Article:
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Labour, the Scots and the Tories in Knots – General Election 2015

April 14, 2015 Leave a comment

Tory Target Keeps Moving

So is it ‘Red Ed’ or ‘Stud Ed’ or ‘Geek Ed’? Less than a month to go to the British General Election and the Tories and their newspaper allies still can’t make up their mind on how they should paint
Miliband. Is he ruthless – the kind of sneaky sibling who would knife his own brother in the back – or is he weak, an Islington Policy Wonk with no knowledge of the real world? This is a genuine problem for the Conservatives; they’re relying on Ed Miliband being the weak link in the Labour chain. In fact, it’s been a faulty campaign truism for the Tories; they’ve taken for granted that the Electorate would be so put off by the younger brother that labour would be tanking in the polls. Instead, Labour are, by some recent polls, ahead and in the driving seat to form a coalition, at the very least, in the next Government. If most voters aren’t scared of Ed, and remember there is still plenty of time for some Kinnock-style monstering from the Tory Press, then David Cameron’s goose has been well and truly cooked. There is, however, the chance that the Conservatives will go relentlessly negative; the evidence from this type of campaigning is mixed – negative can work in certain circumstances. Lynton Crosby is relying on a few more cards up his sleeve; whether it is enough to stop Miliband from heading into Downing Street, we will find out very soon. Many are saying this is the closest election in decades; at this snapshot in time, it is slight advantage to the Labour Party.

Scotland the Kingmaker

Labour’s woes in Scotland are substantial. The take from the Independence Referendum is that they might have won the battle but they are losing the war. Nicola Sturgeon’s SNP are resurgent. Never a really national party before, they are all set to wipe out the Labour ascendancy north of Hadrian’s Wall. Jim Murphy has been given the hapless task of trying to save enough seats from the wreckage to keep the Labour dream of an overall Westminster majority alive. There are some slim causes for hope – the odds still favour a Labour decimation – that will give Murphy fire in his belly in the adrenalin fuelled coming weeks. Firstly, Gordon Brown saved the Union and is still a hugely popular and respected figure; Scottish Labour would be mad not to have him out on the campaign stump and it would be a major surprise if this Big Beast doesn’t start roaring. Secondly, SNP policies on spending and the prospect of another independence vote are starting to come under the sort of forensic examination one gets during a general election campaign. Nicola Sturgeon is enjoying an electoral honeymoon but from here on in, the campaign is for her to lose. Thirdly, Scottish Labour have logistical experience and boots on the ground; you can have as many Twitter supporters as you like but unless people get out and canvass for you, your opponents can make hay at your expense. If Labour are destroyed in Scotland and the only practical coalition post-election is Labour with SNP support, then politically, we’re into almost completely uncharted territory. Perhaps the only comparison is back to before the First World War and the Irish Parliamentary Party supporting the Liberals. Whatever happens, the ‘Scottish Question’ hasn’t gone away; Scotland will shape the next Government of Great Britain and Northern Ireland.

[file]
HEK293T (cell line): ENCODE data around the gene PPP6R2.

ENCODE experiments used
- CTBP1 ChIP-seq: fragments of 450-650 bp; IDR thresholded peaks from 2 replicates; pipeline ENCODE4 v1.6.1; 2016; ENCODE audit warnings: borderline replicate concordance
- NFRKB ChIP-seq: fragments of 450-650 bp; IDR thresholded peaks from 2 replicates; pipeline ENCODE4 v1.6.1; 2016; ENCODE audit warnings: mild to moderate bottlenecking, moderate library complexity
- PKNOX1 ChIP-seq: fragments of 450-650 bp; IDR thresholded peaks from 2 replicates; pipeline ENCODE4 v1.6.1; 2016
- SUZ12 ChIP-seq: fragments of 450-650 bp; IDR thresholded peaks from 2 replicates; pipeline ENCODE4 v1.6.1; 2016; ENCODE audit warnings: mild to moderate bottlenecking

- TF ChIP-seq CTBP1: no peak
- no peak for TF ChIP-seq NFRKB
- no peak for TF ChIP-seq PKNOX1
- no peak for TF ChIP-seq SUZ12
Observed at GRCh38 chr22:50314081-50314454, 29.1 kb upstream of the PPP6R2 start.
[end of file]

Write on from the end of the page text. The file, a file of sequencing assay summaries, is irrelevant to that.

Cameron’s Conundrum

Suppose David Cameron does it. He could. He could get enough votes in swing constituencies in the South to become the largest party by twenty seats or so. The polls are mixed on this. If he is just a nose ahead of Labour, then his moral authority to form a government will have been severely weakened. He may well get first approach on forming a government, but it would be difficult for a Left-leaning Liberal Democrats to re-enter a coalition. But if the SNP incapacitate Labour in Scotland and enough voters look to their wallet and UKIP peak and/or decline, then there’s a reasonable chance of Cameron getting back into Downing Street. He is relying on a lot of variables, more than the Labour Party are, for his clear path back to power. For DC to get back to Number Ten, Labour must fail disastrously in Scotland (likely but not guaranteed), UKIP most implode (possible but not probable) and the Liberal Democrats must hold their own in seat numbers and come back with either Nick Clegg as their leader (looking dubious) or with an ‘Orange Book’ new leader (this may be a step too far for the grassroots). A Tory minority government with Liberal Democrat ‘supply’ support seems unworkable and the Conservatives will need to storm ahead if they’re to get into Minority Rule with DUP/Ulster Unionist ‘supply’ votes. It is difficult, at this juncture, to see how David Cameron will be Prime Minister rather than Ed Miliband. Three weeks, however, is a long time in politics.

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